HONG KONG (AP) — The organizer of Hong Kong’s annual Tiananmen Square candlelight vigil has opened its yearly exhibit of photographs and paraphernalia from the bloody 1989 crackdown in Beijing on those calling for democracy in China.
The opening comes even as Hong Kong authorities have for the second year in a row banned the annual June 4 vigil, which normally draws tens of thousands of people into the streets. Authorities have cited the risk of the coronavirus, though the cancelation coincides with a broader crackdown on political activism and dissent in the city.
Organized by the The Hong Kong Alliance in Support of Patriotic Democratic Movements of China, the museum each year shows photographs from the 1989 democracy movement as well as pictures from past candlelight commemorations in Hong Kong.
This year, visitors to the museum will also be able to lay flowers in remembrance of the victims who lost their lives in the massacre that took place on June 4, 1989.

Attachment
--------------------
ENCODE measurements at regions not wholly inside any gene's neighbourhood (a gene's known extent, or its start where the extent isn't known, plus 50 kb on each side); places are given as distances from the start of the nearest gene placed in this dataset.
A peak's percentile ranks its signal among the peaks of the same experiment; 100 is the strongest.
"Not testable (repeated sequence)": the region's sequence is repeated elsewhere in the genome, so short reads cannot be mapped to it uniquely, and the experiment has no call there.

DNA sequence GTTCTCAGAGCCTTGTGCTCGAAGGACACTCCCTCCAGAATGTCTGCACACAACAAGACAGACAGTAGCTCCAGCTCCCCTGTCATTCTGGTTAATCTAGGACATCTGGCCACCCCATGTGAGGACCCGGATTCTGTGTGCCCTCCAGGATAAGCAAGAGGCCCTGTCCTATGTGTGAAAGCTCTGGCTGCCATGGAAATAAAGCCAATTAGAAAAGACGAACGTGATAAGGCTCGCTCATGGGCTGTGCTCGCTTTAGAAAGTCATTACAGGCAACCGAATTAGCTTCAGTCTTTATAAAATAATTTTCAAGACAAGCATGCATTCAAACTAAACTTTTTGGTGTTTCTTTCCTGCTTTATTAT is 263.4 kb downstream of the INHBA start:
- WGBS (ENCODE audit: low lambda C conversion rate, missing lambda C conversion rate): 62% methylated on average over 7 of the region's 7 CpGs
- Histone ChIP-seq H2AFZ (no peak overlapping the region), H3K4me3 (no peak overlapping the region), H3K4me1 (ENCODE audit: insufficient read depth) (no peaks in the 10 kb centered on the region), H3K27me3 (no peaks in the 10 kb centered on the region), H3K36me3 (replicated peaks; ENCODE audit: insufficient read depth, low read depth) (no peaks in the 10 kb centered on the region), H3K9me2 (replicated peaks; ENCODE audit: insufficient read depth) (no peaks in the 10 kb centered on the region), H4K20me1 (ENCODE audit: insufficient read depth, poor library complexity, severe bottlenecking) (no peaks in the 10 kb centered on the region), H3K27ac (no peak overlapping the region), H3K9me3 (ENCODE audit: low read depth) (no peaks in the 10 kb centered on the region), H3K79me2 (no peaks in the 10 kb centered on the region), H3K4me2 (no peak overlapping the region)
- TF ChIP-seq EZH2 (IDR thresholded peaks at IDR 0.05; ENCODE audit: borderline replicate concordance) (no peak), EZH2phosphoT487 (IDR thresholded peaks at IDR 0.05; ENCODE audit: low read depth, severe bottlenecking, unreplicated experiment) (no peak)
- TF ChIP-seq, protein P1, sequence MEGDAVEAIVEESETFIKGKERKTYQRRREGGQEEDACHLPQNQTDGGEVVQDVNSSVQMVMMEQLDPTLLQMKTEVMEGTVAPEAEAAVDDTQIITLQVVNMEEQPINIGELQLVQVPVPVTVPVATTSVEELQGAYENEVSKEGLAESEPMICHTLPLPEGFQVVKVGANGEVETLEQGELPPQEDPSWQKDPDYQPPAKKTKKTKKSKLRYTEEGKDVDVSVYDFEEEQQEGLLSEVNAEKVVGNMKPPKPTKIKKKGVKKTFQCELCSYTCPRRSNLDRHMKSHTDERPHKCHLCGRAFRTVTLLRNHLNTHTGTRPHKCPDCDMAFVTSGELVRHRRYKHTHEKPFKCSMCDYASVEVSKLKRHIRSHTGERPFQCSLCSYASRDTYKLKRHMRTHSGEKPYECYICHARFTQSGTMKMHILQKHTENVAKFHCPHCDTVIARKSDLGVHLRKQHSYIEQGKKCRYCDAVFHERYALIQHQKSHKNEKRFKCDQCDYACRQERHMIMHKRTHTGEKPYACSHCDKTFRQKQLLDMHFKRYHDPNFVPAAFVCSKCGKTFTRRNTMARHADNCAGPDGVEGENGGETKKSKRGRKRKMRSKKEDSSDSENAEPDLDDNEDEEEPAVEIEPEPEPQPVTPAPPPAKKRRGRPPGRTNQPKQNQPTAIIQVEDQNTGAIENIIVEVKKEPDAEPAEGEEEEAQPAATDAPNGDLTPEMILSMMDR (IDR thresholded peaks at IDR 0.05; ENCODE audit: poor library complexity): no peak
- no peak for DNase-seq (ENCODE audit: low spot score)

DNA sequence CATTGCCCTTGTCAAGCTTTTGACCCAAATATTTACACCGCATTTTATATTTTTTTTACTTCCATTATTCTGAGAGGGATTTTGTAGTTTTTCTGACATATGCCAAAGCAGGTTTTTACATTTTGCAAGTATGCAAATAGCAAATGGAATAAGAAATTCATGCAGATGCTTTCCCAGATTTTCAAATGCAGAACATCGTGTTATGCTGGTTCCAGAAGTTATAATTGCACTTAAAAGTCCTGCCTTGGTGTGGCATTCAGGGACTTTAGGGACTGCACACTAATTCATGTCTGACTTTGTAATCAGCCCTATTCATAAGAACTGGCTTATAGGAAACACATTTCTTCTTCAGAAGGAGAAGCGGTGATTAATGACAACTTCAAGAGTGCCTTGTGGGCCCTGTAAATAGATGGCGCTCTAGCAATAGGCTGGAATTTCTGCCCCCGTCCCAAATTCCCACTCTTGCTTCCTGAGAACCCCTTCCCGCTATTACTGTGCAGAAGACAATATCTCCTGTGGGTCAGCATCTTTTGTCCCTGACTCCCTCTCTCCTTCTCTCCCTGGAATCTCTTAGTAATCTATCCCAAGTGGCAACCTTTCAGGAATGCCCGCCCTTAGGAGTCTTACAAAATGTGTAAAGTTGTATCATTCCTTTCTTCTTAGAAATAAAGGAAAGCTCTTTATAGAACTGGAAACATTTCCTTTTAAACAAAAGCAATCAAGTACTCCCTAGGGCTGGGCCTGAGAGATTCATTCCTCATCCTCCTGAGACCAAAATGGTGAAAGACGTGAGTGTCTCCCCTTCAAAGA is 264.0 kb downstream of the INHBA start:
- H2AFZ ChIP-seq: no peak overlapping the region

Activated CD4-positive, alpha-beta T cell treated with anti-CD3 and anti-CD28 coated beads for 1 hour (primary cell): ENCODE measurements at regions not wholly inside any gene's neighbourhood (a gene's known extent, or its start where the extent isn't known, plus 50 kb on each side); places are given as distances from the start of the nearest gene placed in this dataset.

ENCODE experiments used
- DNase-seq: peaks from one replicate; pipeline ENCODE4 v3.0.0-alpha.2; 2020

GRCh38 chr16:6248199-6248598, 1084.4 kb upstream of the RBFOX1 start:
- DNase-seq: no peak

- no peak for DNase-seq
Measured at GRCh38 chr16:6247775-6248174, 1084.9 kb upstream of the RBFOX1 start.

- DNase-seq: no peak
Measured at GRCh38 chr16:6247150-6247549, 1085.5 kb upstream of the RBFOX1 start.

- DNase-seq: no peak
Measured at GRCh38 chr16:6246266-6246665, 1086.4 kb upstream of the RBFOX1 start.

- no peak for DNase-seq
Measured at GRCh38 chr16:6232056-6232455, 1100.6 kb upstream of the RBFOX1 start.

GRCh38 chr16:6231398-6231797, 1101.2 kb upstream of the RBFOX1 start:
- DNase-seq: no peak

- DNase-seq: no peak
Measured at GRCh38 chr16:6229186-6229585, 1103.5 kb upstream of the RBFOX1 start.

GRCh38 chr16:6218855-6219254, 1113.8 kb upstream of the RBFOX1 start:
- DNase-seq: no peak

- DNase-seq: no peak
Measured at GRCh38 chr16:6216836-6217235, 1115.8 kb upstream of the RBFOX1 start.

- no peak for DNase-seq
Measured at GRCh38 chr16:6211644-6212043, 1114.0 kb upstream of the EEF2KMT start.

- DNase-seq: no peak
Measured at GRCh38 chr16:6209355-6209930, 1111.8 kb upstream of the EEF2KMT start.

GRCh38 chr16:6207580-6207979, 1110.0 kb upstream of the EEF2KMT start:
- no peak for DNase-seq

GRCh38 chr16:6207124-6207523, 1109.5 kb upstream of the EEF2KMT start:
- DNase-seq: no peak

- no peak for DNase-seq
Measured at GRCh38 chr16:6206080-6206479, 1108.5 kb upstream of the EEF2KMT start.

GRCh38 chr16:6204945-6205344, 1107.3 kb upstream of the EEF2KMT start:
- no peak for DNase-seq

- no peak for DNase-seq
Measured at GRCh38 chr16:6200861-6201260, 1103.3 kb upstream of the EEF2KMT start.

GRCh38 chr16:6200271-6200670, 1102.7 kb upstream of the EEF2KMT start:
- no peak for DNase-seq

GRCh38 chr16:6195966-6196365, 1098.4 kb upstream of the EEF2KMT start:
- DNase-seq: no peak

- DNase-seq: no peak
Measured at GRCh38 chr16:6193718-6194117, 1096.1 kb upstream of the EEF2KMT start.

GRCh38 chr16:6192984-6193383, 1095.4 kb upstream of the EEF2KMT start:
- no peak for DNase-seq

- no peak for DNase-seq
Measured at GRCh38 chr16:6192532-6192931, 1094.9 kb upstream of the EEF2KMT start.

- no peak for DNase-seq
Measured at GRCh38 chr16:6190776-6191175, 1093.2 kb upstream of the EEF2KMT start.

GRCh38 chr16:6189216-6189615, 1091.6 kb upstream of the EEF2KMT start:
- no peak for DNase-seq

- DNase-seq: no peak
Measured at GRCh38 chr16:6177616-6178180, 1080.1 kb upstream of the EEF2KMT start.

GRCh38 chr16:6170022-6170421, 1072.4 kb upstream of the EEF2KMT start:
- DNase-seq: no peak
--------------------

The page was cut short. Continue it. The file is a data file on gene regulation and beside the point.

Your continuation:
For decades, the semi-autonomous Chinese cities of Hong Kong and Macao were the only places in China where public commemoration of the crackdown was allowed. Authorities in Macao have also canceled their vigil for a second year.
Despite the ban, thousands still turned up last year in Hong Kong’s Victoria Park to light candles and sing songs. Later, police arrested more than 20 activists who were charged with taking part in an unauthorized assembly.
The crackdown on dissent in Hong Kong followed months of anti-government protests that roiled the former British colony in 2019 and shook leaders back in Beijing.
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